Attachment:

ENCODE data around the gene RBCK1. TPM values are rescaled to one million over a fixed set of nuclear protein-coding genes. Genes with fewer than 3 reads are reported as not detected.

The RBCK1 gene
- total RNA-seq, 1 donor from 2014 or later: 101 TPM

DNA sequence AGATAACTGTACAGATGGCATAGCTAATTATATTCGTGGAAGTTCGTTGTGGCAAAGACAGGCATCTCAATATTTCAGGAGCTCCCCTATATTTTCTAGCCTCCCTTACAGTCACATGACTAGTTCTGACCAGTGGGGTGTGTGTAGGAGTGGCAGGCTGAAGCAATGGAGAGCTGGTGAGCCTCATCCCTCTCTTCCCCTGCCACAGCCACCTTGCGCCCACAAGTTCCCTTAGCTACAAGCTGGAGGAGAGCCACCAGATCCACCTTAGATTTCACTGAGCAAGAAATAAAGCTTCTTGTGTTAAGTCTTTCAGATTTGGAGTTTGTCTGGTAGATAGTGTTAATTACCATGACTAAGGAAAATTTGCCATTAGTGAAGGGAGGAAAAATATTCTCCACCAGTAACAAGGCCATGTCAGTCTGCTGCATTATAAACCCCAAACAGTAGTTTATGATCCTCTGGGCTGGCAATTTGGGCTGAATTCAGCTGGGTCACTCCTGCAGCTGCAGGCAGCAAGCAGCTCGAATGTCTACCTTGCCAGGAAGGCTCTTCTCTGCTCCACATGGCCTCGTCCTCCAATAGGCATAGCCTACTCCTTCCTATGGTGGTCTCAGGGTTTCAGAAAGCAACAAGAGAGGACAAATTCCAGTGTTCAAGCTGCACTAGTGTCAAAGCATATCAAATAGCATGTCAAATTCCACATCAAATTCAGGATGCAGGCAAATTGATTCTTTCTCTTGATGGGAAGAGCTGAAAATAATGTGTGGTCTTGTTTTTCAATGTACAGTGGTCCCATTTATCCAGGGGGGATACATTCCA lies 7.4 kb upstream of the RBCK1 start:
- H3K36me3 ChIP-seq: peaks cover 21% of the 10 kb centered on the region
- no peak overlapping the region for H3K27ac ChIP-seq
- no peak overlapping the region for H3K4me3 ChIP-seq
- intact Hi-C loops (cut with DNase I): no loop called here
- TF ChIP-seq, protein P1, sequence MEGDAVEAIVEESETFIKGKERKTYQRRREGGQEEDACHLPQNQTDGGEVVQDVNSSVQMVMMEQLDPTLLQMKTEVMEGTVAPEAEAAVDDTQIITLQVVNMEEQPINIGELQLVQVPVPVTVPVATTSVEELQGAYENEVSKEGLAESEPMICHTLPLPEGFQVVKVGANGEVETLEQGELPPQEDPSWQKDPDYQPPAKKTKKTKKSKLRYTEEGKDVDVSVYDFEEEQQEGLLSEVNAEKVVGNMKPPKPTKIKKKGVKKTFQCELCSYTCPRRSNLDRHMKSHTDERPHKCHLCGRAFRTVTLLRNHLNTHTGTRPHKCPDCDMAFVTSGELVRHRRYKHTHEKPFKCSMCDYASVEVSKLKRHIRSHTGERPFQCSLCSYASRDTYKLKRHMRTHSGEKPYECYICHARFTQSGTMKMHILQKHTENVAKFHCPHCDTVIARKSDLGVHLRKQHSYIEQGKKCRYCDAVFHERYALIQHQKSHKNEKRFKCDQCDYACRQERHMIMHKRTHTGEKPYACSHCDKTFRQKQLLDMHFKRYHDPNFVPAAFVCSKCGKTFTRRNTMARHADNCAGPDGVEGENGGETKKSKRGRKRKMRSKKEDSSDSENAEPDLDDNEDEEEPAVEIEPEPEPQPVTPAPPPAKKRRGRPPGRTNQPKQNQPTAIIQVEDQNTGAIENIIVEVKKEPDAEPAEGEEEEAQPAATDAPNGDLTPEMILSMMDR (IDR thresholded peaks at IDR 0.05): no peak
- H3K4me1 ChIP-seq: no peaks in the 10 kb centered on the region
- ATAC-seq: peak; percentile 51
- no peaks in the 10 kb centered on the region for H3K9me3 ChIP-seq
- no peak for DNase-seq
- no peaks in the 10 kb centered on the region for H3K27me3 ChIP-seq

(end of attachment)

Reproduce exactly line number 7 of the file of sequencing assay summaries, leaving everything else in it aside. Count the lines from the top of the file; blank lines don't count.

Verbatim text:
- no peak overlapping the region for H3K4me3 ChIP-seq